Arrogate wins $12-million Pegasus as California Chrome fades to ninth

Arrogate crosses the finish to win the $12-million Pegasus World Cup Invitational at Gulfstream Park in Hallandale, Fla., in 2017.
(Mike Ehrmann / Getty Images)

The showdown racing fans anticipated between horse of the year California Chrome and horse of the world Arrogate failed to materialize Saturday in the Pegasus World Cup Invitational at Gulfstream Park. Arrogate blew open the $12-million race going to the far turn, leaving California Chrome in his wake to struggle home a distant ninth, 29 1/2 lengths behind.

It was the poorest performance of California Chrome’s 27-race career, which ended in the Pegasus. There was a report x-rays were going to be taken of his right knee.

“He didn’t look real comfortable,” California Chrome trainer Art Sherman said. “He didn’t break as sharp as he usually does and then he got hung out so wide. But down the backside he had no excuse.

“He looked like he was listless. I don’t know why. This is the first bad race he’s ever run for me.”


In their previous meeting in the Breeders’ Cup Classic, Arrogate had to rally to finish a half-length ahead. Saturday he was almost half the stretch better than his rival. In his past three races, Arrogate has run the fastest Travers in history at Saratoga, followed that with the Breeders’ Cup Classic and topped it by capturing the world’s richest race. The $7 million he earned for running a mile and an eighth in 1:47.61 pushed his three-race earnings beyond $11 million.

Trainer Bob Baffert said he has no immediate plans for Arrogate. The ultimate goal is another trip to the Breeders’ Cup in November and perhaps an encore in the 2018 Pegasus, which Belinda Stronach of The Stronach Group said will probably be back at Gulfstream.

Shaman Ghost, owned by Frank Stronach, who created the Pegasus, was second, 4 3/4 lengths behind the winner, who crossed the finish line under Mike Smith in cruise control. Neolithic, who was on the early pace, held on for third, another 3 1/2 lengths back.

The first half of the race played out as expected. Both favorites broke well enough. But Arrogate, coming out of the ground-saving No. 1 post, was able to hold his position on the rail while California Chrome, saddled with the outside No. 12, had to expend energy and still was pushed three and four wide.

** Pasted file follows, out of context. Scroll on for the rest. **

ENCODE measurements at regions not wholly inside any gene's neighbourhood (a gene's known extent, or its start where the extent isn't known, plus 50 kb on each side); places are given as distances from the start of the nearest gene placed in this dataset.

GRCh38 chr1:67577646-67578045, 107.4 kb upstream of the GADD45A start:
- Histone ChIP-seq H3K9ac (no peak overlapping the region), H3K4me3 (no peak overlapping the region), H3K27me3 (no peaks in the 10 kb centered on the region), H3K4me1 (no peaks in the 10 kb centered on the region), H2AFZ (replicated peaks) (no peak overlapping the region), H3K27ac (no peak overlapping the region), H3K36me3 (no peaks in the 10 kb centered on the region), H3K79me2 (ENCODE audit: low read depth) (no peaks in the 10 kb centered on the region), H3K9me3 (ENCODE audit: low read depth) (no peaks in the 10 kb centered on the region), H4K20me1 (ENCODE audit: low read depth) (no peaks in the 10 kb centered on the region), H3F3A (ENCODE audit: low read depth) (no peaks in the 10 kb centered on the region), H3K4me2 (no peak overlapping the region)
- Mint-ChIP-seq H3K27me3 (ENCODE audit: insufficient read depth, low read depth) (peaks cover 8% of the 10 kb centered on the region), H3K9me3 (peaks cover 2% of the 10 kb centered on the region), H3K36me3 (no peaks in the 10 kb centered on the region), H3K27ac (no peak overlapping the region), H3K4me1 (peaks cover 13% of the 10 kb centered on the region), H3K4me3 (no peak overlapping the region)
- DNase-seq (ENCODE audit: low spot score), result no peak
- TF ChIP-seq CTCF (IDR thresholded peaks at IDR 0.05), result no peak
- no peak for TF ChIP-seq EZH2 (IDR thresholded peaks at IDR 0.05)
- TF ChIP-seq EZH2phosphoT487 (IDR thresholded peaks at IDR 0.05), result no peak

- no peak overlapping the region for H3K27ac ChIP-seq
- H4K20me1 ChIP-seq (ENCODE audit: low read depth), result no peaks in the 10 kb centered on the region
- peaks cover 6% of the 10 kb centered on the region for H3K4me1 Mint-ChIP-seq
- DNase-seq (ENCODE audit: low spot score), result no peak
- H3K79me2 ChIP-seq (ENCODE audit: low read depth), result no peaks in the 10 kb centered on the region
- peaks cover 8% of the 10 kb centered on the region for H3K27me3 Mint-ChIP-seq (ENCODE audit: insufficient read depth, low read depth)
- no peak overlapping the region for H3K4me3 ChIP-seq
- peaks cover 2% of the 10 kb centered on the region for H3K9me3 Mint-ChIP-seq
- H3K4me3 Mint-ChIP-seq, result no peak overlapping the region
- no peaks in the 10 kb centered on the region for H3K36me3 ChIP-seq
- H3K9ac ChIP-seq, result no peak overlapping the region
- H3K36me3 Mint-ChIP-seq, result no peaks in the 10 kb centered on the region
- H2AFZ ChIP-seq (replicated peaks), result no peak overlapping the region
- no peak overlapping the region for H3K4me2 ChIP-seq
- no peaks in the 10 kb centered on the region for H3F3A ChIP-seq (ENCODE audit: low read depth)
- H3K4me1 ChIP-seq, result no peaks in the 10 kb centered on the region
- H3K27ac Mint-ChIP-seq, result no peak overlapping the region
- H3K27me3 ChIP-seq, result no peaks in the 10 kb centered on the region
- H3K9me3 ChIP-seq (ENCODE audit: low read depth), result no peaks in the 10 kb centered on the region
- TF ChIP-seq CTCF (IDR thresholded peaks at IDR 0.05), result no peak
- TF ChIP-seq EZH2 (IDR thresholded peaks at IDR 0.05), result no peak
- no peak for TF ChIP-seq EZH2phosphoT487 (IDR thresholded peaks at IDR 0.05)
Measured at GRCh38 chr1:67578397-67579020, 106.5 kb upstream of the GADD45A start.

“I used the first turn to our advantage,” Smith said. “I was able to get him out and let him stretch his legs. If I could have had the lead I would have taken it.”

However, 30-1 longshot Noble Bird was intent on setting the pace, so Smith let him go, with Neolithic to his outside.

California Chrome and his rider Victor Espinoza seemed to settle comfortably into fourth, outside Arrogate. “At the first turn I thought I was good,” Espinoza said.


This feeling subsided as they raced down the backstretch. “I could see Victor was nuzzling his horse and he wasn’t responding,” Smith said. “He wasn’t the California Chrome that I know.”

Espinoza ratified that thought. “When we hit the five-eighths pole, he just completely shut down. I couldn’t keep up with the ones in front of me.”

That was when Smith hit the gas. With California Chrome slipping away, Smith had room to get outside. Arrogate went past Noble Bird and Neolithic on the turn as if it were a morning workout and they were Arrogate’s target horses.

Baffert said he briefly feared his horse could get trapped, but he began to breathe easier as Arrogate made his move. “When I saw him take off, I knew it would take something really special to get him.”


It probably would have taken another Arrogate and there was only one like him in the Pegasus.

The Associated Press contributed to this report.